After ruling last week that Army Pfc. Bradley Manning was subjected to overly restrictive confinement at a Marine Corps brig, a military judge postponed proceedings in Manning's court-martial until June.
The Army should use that delay to consider a plea arrangement in which the accused leaker of vast amounts of classified information would receive significant prison time but not the life sentence associated with the most serious charge against him.
Manning, a 25-year-old former intelligence analyst in Iraq, has been accused of providing WikiLeaks with more than 250,000 U.S. diplomatic cables and thousands of military field reports from Iraq and Afghanistan.
To his supporters, Manning is a whistle-blower to be honored — perhaps with a Nobel Peace Prize — for disseminating material such as a video of a 2007 Apache helicopter attack that killed 12 civilians in Baghdad.
To the Army and the Obama administration, he is an insubordinate soldier whose reckless disgorging of classified information undermined national security and the conduct of diplomacy.
Some argue that Manning is neither hero nor villain, just an immature young man with poor judgment and a propensity for self-dramatization.
Whatever one thinks of Manning, he was entitled to humane treatment once he was arrested. In fact, his imprisonment in a Marine Corps brig in Quantico, Va., in 2010 and 2011 was cruel and degrading.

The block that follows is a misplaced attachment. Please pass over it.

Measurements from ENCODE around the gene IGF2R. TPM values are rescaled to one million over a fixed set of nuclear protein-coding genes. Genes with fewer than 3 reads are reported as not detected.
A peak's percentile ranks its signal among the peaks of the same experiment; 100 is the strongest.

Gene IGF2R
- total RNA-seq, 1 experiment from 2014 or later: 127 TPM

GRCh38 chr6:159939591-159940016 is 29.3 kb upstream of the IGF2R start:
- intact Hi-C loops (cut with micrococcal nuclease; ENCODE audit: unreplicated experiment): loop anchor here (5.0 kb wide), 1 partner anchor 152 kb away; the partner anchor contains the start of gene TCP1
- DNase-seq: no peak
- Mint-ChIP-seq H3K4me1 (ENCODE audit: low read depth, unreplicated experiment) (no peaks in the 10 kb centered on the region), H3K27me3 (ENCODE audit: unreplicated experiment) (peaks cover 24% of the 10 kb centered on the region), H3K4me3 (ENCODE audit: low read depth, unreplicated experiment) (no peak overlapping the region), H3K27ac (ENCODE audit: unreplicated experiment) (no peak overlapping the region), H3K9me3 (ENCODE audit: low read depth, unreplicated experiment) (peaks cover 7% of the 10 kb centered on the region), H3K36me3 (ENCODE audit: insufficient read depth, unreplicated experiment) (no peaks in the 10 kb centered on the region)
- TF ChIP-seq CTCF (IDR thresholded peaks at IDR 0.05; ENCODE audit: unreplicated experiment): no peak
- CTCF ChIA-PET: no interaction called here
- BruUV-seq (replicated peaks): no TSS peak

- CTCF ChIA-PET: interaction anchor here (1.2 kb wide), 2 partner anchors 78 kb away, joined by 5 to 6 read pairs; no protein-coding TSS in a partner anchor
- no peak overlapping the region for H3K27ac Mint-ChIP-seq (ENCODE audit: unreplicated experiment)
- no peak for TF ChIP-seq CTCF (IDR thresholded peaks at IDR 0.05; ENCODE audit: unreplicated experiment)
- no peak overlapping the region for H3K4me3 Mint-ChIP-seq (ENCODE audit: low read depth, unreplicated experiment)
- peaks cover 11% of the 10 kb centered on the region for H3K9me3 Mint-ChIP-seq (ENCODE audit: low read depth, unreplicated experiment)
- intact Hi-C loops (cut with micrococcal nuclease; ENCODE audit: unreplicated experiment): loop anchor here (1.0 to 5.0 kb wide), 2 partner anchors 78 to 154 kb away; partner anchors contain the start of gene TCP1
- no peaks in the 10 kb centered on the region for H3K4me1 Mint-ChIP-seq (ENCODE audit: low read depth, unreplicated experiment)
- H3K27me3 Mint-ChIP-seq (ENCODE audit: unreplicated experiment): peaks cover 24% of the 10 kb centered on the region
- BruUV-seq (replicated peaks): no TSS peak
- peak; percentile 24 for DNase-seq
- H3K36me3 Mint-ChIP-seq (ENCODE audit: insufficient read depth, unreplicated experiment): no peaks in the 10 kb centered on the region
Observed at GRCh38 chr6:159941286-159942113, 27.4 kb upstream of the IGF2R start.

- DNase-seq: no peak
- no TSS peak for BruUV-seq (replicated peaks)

Officials acknowledged in court that Manning was kept in a windowless cell for 23 hours a day and sometimes stripped of his clothes, supposedly to prevent him from hurting himself or others.
The judge, Col. Denise Lind, concluded that his confinement had been "more rigorous than necessary" and as compensation she shaved 112 days from any prison sentence he would receive if convicted.
She refused, however, to dismiss charges against Manning that include one allegation — "aiding the enemy" — that could result in a life sentence. That charge strikes us as excessive in the absence of evidence that Manning consciously colluded with hostile nations or terrorists.
A prosecutor indicated that the Army would proceed with flimsier evidence, including information that Osama bin Laden asked an al-Qaida associate for some of the material that Manning allegedly gave to WikiLeaks.
By that theory, The New York Times, which ran some WikiLeaks material, could be accused of espionage if bin Laden picked up a copy of the paper.
Manning's lawyers have said that he would be willing to plead guilty to lesser charges that would result in a maximum sentence of 20 years in prison. That would mean Manning would be confined until middle age for crimes committed when he was a few years past adolescence.
Even for an administration obsessed with leaks, that should be punishment enough.